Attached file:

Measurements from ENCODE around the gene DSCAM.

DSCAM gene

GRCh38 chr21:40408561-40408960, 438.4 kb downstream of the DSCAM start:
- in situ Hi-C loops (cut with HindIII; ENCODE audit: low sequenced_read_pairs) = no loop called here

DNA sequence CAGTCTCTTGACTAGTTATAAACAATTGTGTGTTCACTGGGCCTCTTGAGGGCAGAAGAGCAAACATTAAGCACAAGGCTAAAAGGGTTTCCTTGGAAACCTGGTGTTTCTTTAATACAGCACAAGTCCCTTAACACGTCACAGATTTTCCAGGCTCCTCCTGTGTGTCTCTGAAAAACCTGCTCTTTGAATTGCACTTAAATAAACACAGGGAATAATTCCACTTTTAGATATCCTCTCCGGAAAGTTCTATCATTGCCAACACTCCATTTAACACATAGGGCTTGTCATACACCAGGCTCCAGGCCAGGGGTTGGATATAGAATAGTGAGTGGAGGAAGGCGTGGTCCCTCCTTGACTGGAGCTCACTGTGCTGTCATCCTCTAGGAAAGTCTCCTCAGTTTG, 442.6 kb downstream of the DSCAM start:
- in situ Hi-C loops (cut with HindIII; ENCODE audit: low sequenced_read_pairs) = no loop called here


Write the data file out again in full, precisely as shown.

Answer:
Measurements from ENCODE around the gene DSCAM.

DSCAM gene

GRCh38 chr21:40408561-40408960, 438.4 kb downstream of the DSCAM start:
- in situ Hi-C loops (cut with HindIII; ENCODE audit: low sequenced_read_pairs) = no loop called here

DNA sequence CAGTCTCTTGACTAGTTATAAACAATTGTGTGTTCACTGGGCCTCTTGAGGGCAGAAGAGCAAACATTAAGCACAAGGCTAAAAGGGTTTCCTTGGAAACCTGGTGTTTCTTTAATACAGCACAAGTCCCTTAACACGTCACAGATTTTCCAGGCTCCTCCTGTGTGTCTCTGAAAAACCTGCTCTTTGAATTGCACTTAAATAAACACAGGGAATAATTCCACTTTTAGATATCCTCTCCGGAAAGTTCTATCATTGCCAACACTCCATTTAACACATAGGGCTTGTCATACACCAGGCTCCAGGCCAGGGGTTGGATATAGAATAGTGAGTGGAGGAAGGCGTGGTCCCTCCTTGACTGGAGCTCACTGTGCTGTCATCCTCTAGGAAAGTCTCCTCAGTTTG, 442.6 kb downstream of the DSCAM start:
- in situ Hi-C loops (cut with HindIII; ENCODE audit: low sequenced_read_pairs) = no loop called here